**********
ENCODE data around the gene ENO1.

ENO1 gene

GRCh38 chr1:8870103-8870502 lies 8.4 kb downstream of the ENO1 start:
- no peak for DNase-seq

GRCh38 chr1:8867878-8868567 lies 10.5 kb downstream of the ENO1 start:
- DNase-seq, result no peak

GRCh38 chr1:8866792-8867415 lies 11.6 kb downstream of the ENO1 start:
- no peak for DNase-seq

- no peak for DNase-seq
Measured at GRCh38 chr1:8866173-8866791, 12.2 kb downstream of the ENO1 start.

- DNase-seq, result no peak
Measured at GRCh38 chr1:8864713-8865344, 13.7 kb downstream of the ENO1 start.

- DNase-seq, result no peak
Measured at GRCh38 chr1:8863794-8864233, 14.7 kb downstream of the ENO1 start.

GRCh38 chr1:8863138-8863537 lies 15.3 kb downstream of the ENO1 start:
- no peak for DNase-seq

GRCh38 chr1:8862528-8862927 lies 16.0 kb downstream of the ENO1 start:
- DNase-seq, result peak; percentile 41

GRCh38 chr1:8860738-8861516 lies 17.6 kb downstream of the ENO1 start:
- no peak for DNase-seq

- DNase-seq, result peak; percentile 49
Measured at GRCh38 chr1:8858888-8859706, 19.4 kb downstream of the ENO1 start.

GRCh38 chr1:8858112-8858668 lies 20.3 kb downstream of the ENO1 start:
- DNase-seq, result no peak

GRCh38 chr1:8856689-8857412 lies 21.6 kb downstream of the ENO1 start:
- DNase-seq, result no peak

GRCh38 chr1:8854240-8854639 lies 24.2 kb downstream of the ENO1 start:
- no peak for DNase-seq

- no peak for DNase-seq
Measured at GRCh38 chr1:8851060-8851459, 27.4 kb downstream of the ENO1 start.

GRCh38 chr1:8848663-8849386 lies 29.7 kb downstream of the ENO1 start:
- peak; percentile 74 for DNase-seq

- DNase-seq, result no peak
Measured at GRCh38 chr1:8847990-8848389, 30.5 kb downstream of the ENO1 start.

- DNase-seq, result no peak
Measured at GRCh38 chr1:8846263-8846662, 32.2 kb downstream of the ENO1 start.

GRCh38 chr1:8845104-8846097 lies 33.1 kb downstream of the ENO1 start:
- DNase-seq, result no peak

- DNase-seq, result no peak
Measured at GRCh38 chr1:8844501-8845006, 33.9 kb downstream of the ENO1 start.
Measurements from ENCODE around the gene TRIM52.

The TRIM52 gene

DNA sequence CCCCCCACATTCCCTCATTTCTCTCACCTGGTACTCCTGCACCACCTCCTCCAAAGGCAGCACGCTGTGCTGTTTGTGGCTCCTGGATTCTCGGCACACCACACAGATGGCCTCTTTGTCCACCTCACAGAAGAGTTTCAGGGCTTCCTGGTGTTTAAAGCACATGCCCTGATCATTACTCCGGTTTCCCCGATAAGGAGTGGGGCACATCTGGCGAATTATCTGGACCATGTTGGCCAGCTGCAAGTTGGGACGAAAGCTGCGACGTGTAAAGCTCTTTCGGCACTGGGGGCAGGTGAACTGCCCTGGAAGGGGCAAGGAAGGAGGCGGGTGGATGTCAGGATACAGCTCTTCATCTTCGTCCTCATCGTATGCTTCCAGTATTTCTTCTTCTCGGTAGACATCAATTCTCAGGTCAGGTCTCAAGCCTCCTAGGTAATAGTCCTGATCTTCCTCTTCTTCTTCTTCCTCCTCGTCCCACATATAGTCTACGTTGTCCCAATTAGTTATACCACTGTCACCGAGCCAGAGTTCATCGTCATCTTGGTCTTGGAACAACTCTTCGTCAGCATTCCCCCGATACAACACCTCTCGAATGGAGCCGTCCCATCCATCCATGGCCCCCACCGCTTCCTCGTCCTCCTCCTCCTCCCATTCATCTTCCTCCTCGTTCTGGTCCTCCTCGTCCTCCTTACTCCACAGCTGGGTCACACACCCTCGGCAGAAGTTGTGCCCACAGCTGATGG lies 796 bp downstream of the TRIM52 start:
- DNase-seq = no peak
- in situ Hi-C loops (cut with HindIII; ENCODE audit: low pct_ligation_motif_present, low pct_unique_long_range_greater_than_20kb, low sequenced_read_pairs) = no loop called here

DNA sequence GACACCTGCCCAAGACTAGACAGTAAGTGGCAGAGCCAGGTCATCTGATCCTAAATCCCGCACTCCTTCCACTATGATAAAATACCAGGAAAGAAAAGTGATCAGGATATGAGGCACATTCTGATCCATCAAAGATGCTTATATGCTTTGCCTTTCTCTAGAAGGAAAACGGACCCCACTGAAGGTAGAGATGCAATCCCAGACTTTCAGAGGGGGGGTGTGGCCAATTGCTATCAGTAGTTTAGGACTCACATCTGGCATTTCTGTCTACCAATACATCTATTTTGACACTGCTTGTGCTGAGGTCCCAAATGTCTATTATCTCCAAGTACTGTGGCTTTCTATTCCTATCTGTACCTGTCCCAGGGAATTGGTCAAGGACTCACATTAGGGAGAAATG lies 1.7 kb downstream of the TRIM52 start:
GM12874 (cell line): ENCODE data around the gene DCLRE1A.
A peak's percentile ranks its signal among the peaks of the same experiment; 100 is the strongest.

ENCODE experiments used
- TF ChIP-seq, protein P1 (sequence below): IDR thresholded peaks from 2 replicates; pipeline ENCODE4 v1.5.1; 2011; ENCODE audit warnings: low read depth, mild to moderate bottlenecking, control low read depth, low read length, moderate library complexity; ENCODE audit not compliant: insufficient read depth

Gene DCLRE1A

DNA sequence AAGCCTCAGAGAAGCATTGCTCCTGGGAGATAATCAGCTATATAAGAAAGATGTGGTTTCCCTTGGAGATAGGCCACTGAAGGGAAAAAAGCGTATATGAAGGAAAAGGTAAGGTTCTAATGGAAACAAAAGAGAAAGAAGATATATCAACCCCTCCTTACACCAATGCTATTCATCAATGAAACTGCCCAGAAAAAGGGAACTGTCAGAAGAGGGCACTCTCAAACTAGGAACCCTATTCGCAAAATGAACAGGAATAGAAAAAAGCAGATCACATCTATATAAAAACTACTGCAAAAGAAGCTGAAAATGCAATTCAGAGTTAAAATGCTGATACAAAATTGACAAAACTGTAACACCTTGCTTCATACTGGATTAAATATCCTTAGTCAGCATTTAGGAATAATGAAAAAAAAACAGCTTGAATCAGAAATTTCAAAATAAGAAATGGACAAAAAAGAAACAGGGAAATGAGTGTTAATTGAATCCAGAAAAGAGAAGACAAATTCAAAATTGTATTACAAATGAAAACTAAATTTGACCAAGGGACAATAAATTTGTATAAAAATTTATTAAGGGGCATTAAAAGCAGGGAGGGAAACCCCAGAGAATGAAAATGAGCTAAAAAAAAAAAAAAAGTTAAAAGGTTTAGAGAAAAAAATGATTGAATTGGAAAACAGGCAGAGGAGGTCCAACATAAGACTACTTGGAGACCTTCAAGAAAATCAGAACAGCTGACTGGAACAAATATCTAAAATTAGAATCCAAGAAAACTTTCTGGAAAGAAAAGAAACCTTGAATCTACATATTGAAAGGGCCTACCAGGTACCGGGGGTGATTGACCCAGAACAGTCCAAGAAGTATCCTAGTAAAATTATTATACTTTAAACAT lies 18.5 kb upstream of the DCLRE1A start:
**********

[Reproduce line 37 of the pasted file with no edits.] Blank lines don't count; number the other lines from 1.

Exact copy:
GRCh38 chr1:8845104-8846097 lies 33.1 kb downstream of the ENO1 start: